14 August 2017

More patronising European advice won’t make Africa rich

By Stacy Ndlovu

Last month, during a press conference at the G20 summit in Hamburg, Germany, a journalist from the Ivory Coast asked French President Emmanuel Macron why there was no Marshall Plan for Africa. His response, which included a claim that Africa’s problems were, at least in part, “civilisational” triggered a predictable social media storm, complete with accusations of racism.

The outrage, however, distracted from an important point: Africa does not need another development plan from Europe.

“We among the West have been discussing such Marshall plans for Africa for many years and have in fact given many such plans already. So if it were so simple, it would have been fixed already,” Macron admitted.

And he was right. In the last two years alone, European governments have introduced, among other initiatives, the EU Emergency Trust Fund for Africa, the European External Investment Plan (EEIP), and this past July, the European Fund for Sustainable Development (EFSD) – dubbed the “best EU initiative ever”. These are just a few examples, but historically, there have been many Europe-led development plans for Africa that weren’t all that helpful.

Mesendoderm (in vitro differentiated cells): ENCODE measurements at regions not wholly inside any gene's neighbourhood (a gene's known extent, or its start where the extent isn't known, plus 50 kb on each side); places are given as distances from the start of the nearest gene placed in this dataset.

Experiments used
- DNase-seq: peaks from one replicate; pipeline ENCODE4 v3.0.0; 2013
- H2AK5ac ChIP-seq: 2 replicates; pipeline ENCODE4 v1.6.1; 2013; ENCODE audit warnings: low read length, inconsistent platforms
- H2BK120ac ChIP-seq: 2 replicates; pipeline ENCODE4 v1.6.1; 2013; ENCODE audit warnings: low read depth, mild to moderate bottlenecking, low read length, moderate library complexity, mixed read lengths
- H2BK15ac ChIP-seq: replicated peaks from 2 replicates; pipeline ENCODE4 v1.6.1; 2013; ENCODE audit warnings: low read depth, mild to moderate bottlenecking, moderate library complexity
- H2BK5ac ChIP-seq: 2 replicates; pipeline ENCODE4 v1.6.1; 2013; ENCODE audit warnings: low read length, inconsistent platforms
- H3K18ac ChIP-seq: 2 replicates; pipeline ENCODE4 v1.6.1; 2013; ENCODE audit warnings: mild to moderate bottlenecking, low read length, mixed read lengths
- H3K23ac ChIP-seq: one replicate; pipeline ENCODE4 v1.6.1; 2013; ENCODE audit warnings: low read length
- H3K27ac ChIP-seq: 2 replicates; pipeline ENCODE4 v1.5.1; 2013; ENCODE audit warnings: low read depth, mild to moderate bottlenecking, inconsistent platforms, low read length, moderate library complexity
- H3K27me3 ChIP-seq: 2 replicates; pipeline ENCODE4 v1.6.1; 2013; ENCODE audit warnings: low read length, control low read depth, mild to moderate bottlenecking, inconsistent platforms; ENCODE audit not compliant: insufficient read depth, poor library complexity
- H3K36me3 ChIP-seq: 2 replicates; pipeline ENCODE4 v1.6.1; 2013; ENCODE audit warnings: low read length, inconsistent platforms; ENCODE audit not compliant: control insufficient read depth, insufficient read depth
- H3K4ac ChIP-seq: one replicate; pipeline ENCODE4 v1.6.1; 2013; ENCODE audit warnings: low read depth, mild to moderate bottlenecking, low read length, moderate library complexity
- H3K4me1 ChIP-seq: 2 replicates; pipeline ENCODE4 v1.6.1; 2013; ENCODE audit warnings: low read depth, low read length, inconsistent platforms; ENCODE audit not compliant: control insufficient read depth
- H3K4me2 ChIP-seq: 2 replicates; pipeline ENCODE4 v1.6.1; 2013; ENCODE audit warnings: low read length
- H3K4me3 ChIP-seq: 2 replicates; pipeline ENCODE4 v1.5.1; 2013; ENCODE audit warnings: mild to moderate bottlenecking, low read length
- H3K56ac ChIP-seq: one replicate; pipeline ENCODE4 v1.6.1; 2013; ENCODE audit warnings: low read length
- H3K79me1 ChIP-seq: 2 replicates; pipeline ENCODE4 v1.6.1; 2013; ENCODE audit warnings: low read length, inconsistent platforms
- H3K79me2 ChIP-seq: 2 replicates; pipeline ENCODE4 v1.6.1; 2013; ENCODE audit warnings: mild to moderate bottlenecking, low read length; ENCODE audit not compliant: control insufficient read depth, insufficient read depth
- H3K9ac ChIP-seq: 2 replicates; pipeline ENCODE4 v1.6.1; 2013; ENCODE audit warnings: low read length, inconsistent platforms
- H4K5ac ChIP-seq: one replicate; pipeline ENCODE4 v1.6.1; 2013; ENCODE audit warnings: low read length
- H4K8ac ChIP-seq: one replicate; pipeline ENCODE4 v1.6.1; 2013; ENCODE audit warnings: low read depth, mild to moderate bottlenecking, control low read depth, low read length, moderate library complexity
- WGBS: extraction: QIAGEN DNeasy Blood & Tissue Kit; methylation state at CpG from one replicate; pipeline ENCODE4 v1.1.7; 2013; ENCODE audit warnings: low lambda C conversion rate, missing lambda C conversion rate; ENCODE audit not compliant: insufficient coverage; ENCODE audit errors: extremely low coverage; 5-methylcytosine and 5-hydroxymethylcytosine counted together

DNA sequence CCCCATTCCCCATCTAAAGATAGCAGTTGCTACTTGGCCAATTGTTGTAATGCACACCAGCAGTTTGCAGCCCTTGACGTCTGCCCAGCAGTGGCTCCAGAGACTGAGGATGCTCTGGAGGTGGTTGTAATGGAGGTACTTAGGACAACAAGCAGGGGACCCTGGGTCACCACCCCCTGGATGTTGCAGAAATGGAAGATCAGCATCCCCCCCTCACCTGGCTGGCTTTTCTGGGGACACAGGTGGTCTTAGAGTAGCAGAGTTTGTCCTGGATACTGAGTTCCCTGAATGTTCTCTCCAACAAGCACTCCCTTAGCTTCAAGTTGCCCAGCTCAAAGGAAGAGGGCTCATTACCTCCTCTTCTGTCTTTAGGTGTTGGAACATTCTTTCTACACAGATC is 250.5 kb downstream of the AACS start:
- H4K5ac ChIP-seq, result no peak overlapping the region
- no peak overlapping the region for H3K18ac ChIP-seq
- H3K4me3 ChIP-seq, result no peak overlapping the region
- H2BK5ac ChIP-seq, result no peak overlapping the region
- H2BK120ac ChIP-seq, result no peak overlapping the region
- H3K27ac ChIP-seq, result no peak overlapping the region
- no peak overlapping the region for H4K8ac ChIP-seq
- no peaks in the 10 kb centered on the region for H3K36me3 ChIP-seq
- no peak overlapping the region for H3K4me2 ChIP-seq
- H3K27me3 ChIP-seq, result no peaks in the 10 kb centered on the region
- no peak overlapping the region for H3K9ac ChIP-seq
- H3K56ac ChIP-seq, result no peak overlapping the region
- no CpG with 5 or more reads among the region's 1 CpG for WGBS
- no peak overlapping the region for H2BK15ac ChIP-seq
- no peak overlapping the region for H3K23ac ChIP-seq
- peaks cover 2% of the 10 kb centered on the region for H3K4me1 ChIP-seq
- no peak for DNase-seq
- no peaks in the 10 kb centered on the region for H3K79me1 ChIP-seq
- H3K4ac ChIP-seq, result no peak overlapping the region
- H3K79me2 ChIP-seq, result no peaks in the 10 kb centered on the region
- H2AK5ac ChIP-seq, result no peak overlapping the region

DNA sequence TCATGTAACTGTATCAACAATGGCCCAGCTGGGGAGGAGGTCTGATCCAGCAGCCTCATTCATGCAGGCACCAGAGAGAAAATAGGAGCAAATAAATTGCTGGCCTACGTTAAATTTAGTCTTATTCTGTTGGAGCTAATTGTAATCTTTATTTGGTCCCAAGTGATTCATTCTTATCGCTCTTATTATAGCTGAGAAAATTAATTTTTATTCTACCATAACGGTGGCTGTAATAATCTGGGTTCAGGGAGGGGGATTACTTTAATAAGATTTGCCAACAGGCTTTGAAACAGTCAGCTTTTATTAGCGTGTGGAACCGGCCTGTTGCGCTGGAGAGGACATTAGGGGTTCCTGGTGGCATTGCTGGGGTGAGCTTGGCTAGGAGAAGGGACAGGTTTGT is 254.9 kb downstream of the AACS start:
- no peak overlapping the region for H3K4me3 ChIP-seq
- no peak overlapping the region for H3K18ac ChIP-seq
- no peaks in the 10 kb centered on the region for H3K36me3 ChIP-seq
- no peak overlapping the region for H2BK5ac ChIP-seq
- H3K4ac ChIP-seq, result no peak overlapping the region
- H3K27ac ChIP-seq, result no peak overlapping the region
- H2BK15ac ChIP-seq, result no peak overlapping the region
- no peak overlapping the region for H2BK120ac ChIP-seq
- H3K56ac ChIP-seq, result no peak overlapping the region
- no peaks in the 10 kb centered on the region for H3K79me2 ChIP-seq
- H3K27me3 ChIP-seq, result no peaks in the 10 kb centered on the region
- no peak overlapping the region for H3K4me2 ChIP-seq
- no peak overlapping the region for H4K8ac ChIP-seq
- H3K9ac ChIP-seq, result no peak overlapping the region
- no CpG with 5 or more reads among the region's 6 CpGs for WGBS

Recall that in 1884-85, 11 European powers, and a few other nations, met in Berlin to decide on the future of Africa. While very condescending, one motivation behind the Berlin Conference was to help Africa. Specifically, the stated goal was to create conditions “most favourable to the development of commerce and of civilisation” in Africa in order to “increase the moral and material well-being of the indigenous populations.”

What ensued was the “Scramble for Africa” and this conference only regulated colonialism, leading to untold exploitation, helping the signatories to siphon away African resources for their own development. The development plan for Africa, thus, led to grave underdevelopment and impoverishment on the continent.